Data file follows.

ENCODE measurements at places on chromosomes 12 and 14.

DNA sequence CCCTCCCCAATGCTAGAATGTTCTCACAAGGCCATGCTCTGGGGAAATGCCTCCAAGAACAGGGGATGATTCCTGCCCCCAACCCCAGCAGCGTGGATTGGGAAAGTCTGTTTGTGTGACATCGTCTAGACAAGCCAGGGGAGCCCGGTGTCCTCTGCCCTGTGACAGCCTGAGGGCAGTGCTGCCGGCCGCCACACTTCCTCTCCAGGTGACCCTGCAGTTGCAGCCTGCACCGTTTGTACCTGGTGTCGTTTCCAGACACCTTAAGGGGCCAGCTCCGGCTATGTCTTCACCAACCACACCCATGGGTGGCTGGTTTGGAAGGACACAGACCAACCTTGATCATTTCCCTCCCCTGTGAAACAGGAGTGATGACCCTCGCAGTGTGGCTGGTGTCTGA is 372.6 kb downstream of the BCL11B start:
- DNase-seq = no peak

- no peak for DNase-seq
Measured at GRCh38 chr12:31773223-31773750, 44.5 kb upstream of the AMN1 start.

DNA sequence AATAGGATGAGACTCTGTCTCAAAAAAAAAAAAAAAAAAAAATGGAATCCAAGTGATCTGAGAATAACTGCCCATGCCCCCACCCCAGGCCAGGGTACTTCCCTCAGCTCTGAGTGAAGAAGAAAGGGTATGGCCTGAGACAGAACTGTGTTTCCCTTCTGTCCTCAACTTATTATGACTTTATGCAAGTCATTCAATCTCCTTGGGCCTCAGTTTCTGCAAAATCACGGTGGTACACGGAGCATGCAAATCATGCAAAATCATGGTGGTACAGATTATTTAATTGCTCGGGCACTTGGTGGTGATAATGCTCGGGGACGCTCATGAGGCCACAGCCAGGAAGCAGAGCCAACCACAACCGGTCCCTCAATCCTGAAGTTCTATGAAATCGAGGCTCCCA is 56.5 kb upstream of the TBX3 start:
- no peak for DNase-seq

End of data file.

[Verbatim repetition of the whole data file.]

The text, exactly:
ENCODE measurements at places on chromosomes 12 and 14.

DNA sequence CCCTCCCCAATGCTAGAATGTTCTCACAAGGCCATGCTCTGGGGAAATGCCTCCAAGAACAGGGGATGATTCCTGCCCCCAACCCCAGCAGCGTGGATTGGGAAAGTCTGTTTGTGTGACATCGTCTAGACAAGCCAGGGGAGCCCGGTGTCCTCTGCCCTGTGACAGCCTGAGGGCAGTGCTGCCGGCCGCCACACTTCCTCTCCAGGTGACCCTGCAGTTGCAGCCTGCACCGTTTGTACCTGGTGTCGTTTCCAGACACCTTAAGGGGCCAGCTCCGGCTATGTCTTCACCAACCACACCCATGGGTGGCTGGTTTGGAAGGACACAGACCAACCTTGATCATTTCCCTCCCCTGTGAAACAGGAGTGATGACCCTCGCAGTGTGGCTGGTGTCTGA is 372.6 kb downstream of the BCL11B start:
- DNase-seq = no peak

- no peak for DNase-seq
Measured at GRCh38 chr12:31773223-31773750, 44.5 kb upstream of the AMN1 start.

DNA sequence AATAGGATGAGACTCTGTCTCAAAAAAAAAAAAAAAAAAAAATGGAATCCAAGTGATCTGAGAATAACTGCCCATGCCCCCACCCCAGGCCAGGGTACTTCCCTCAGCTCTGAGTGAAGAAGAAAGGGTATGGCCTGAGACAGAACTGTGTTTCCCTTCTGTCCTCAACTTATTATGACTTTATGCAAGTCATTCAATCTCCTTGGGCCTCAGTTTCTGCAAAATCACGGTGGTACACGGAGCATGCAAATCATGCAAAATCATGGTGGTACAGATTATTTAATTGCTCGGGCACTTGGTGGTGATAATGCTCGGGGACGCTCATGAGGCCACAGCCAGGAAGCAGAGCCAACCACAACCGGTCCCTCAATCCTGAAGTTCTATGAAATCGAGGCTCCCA is 56.5 kb upstream of the TBX3 start:
- no peak for DNase-seq